As NVIDIA’s 28nm GPU supply situation has improved over the past couple of months we have seen their partners finally begin to branch out with unique designs. The first such cards were the requisite factory overclocked models, and more recently semi-custom and finally fully-custom cards have started appearing.

With the floodgates finally open for custom cards we have recently received several different GeForce cards covering a range of performance levels, prices, and cooler configurations. Over the next couple of weeks we’ll be taking a look at such GTX 670 and GTX 680 cards from Asus, EVGA, MSI, and Zotac. NVIDIA is going through a period of tight control over their partners’ designs, but this hasn’t stopped their partners from putting their own unique touches on their cards.

Nowhere is this embodied more than with our first card, EVGA’s GeForce GTX 680 Classified. In EVGA’s product hierarchy the Classified is their top of the line product, where they typically go all-out to make customized products to scratch the itch of overclockers and premium buyers alike. The GTX 680 Classified in turn is EVGA’s take on a premium GTX 680, resulting in a card that is monstrous in virtually every sense of the word. What has EVGA seen fit to do with their fully-custom GTX 680, and does it live up to the hype and the price tag that comes with the Classified name? Let’s find out.

EVGA GeForce GTX 680 Condensed Product Lineup
  EVGA GTX 680 Classified EVGA GTX 680 FTW+ EVGA GTX 680 SC EVGA GTX 680
Stream Processors 1536 1536 1536 1536
Texture Units 128 128 128 128
ROPs 32 32 32 32
Core Clock 1111MHz 1084MHz 1058MHz 1006MHz
Boost Clock 1176MHz 1150MHz 1124MHz 1058MHz
Memory Clock 6.008GHz GDDR5 6.008GHz GDDR5 6.208GHz GDDR5 6.008GHz GDDR5
Memory Bus Width 256-bit 256-bit 256-bit 256-bit
Frame Buffer 4GB 4GB 2GB 2GB
Price $659 $629 $519 $499

Perhaps before we start anywhere else, it’s best to start with a quick explanation of our particular interest in fully-custom video cards.

All things considered, NVIDIA usually turns out solid reference card designs. For their high-end single-GPU cards NVIDIA typically uses balanced designs that are reasonably quiet, reasonably cool, and have some degree of overclocking potential. On the other hand NVIDIA also tends to go conservative in some ways, with NVIDIA favoring blowers so that their reference cards work in most cases, and rarely overbuilding their cards in order to keep the manufacturing cost of the card down.

This is where custom cards come in. NVIDIA’s reference design is a jack of all trades but master of none, which leads to their partners creating custom products not only to differentiate themselves from each other, but to target specific niches that the reference design doesn’t do a good job of covering. Even just replacing the cooler while maintaining the reference board – what we call a semi-custom card – can have a big impact on noise, temperatures, and can improve overclocking. But at the end of the day there’s only so much you can do with NVIDIA’s reference boards, particularly when it comes to form factors and overclocking. This leads us to fully-custom cards.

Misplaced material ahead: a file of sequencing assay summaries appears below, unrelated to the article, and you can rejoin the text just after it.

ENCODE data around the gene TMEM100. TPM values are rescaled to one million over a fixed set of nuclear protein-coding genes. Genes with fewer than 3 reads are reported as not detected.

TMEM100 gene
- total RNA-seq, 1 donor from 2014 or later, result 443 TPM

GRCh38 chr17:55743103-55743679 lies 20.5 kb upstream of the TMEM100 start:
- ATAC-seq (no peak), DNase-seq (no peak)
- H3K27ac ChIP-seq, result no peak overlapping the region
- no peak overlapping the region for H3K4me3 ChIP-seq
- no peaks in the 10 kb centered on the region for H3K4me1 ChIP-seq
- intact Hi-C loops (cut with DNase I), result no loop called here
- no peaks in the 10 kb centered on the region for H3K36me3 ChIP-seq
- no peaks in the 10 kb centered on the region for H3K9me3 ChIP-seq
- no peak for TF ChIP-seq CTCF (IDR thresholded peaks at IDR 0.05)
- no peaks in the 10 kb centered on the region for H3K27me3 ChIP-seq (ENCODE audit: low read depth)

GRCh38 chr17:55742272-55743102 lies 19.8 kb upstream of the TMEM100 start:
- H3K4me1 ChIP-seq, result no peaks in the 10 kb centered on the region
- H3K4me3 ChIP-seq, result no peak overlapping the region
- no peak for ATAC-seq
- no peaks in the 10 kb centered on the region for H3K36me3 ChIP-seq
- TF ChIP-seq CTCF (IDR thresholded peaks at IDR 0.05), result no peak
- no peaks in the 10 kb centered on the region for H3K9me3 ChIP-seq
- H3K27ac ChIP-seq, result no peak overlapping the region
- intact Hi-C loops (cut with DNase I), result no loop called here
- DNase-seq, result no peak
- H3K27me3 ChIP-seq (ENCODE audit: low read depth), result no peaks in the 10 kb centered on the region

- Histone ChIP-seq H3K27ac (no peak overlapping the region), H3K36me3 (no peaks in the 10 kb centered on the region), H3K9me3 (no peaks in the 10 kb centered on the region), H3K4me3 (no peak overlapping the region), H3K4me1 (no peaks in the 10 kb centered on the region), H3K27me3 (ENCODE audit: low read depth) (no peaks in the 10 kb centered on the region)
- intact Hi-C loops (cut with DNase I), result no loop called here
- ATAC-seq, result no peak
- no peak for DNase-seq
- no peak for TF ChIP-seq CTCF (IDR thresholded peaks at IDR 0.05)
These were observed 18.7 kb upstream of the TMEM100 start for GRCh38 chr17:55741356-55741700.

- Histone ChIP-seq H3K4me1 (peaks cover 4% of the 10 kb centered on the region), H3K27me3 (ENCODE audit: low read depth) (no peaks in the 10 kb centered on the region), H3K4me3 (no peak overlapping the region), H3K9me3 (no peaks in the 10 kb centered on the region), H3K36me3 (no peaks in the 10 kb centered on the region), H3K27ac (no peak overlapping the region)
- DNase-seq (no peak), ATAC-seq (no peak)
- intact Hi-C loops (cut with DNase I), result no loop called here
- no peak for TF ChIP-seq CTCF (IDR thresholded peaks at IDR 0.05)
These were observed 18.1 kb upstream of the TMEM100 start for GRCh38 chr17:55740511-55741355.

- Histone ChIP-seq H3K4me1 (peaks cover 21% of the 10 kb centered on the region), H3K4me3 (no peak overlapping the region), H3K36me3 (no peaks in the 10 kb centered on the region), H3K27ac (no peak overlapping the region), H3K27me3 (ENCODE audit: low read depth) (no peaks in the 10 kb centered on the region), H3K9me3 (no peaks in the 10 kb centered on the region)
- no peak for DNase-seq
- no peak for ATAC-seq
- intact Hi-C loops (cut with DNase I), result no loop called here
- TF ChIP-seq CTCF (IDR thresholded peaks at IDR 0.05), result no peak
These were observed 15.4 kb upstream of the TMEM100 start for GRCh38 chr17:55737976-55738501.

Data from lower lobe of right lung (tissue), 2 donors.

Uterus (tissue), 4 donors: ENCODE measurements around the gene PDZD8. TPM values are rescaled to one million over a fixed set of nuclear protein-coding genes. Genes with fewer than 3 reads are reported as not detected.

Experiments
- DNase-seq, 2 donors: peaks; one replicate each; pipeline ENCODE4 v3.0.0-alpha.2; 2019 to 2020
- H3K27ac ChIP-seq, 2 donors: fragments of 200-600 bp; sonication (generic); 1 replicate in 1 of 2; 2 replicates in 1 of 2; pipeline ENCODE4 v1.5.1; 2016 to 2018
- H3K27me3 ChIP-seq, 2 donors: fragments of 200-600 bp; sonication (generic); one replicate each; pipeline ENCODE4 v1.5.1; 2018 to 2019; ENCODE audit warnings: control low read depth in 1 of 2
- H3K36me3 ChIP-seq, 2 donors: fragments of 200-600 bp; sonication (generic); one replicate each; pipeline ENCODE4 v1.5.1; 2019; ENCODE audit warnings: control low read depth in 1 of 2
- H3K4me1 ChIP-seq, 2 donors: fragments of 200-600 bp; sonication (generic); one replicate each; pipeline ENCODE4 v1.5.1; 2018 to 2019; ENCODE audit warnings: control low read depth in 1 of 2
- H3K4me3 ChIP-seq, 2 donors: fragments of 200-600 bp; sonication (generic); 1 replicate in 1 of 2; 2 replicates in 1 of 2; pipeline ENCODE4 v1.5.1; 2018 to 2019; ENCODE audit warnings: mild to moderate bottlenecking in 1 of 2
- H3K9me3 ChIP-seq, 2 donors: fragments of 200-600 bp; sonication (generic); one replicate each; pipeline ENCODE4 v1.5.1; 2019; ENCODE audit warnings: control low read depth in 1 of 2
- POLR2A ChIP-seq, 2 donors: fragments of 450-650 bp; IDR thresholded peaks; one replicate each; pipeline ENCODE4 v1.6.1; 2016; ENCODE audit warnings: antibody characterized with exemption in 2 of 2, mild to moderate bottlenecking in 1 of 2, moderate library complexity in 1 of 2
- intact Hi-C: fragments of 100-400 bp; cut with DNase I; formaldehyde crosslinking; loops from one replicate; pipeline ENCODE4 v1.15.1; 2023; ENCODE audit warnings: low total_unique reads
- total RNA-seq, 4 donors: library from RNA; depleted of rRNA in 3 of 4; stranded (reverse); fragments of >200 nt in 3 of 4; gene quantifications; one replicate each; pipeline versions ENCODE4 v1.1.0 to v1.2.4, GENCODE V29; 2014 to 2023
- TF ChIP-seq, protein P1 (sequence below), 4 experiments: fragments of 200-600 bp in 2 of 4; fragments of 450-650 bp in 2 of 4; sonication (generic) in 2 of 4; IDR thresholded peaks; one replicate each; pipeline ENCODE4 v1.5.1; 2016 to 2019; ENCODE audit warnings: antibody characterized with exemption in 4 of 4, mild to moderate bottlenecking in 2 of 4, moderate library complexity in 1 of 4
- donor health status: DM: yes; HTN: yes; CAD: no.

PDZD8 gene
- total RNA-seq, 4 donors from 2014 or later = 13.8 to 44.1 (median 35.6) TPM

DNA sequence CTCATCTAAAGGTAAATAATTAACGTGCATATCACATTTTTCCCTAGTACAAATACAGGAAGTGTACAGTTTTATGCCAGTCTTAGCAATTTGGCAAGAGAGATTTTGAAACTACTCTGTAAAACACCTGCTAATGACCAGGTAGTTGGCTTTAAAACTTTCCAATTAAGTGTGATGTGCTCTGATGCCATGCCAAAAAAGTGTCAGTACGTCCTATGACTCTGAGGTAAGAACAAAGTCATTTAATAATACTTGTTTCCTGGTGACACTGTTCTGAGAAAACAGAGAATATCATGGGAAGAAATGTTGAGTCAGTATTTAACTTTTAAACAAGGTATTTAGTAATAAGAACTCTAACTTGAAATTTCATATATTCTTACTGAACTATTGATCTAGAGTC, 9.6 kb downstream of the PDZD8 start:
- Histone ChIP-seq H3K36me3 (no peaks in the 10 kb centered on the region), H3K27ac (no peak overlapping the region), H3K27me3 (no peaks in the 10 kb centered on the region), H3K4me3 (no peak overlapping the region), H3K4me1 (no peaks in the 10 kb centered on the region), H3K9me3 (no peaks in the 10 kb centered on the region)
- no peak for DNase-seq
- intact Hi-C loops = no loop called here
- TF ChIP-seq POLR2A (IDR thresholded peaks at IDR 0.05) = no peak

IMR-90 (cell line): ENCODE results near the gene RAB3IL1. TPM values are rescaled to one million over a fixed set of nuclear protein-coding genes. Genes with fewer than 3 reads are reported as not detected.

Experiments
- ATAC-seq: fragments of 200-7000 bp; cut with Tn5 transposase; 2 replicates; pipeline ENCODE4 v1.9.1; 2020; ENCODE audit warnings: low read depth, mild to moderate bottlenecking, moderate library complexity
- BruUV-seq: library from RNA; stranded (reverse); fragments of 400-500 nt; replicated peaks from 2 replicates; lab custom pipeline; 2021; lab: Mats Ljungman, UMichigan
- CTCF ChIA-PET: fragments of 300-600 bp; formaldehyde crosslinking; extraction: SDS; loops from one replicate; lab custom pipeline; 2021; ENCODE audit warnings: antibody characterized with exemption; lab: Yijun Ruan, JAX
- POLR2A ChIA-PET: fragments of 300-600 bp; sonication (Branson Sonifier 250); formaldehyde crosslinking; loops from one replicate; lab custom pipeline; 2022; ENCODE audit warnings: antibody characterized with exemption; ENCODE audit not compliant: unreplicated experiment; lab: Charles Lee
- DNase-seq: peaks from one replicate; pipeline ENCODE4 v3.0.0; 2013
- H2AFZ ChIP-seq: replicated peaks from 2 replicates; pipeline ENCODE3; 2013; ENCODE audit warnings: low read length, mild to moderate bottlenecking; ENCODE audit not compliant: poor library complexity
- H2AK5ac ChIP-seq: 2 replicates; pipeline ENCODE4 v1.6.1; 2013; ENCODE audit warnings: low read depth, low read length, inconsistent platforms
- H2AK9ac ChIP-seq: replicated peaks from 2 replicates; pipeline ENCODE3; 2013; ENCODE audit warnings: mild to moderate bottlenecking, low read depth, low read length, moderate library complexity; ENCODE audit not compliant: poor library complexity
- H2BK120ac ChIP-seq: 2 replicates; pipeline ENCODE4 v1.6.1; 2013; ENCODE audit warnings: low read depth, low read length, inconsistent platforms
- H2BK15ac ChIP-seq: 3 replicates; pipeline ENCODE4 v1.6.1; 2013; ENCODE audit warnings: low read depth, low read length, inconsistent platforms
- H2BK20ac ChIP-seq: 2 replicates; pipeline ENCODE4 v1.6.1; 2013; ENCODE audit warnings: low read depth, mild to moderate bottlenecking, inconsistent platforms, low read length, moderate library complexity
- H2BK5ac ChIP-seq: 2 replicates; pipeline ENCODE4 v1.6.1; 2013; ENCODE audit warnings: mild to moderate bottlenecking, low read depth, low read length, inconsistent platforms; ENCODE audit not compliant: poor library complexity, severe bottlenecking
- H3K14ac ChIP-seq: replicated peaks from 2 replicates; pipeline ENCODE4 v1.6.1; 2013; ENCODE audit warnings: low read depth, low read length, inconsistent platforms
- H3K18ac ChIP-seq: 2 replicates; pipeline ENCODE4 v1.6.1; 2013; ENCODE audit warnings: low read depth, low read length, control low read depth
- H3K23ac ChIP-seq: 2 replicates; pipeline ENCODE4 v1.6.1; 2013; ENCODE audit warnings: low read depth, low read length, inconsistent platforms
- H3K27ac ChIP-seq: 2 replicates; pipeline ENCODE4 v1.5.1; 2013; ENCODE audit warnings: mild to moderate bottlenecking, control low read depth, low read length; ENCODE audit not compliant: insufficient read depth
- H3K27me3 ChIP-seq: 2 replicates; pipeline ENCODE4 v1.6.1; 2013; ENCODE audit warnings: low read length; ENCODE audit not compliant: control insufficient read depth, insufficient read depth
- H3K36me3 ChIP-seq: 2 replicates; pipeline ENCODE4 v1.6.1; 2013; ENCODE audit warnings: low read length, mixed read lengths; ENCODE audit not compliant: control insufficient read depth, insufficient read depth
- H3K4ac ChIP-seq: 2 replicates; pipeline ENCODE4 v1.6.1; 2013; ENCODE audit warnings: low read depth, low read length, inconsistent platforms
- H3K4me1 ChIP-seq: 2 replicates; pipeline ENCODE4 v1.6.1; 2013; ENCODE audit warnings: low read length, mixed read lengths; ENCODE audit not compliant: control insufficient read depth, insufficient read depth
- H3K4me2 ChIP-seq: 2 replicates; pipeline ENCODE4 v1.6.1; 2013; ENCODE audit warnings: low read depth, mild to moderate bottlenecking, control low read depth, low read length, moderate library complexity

The bulk of fully-custom designs for such a high-end GPU are intended to focus on overclocking, and for good reason. Because NVIDIA is shying away from hardcore overclocking on the GeForce 600 series – something we’ll get to in a bit – to push GK104 to its limit and beyond a fully-custom card is necessary. These kinds of custom cards primarily allow partners to lay down bigger, better, and more VRM circuitry to improve power delivery and allow more power to be delivered overall, but it also allows partners to try their hand at improving the memory bus, adding support for additional memory chips (for more memory in total), and adding features above and beyond what NVIDIA directly provides. Whereas NVIDIA needs to worry about the larger market partners can worry about their niches, and in the world of premium cards it’s all about pushing GPUs to their peak.

This brings us to EVGA’s GeForce GT X 680 Classified, a card that embodies all of these design principles. Fundamentally of course it’s a factory overclocked GTX 680, with EVGA shipping the card at 1111MHz for the core clock and 6GHz memory, representing a 105MHz (10%) core overclock, but no memory overclock. The factory overclock is only half of the story though, as more so than any other GTX 680 card the GTX 680 Classified is meant to be overclocked. Even without voltage adjustment the card has a fair bit of headroom thanks to the binning EVGA does for its product lineup, and with voltage adjustment the limits can be pushed even further. But more on that in a bit.

Meet The EVGA GeForce GTX 680 Classified
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  • SteveLord - Friday, July 20, 2012 - link

    I too have been waiting on a mid range offering. This is crap nVidia....... Reply
  • RussianSensation - Saturday, July 21, 2012 - link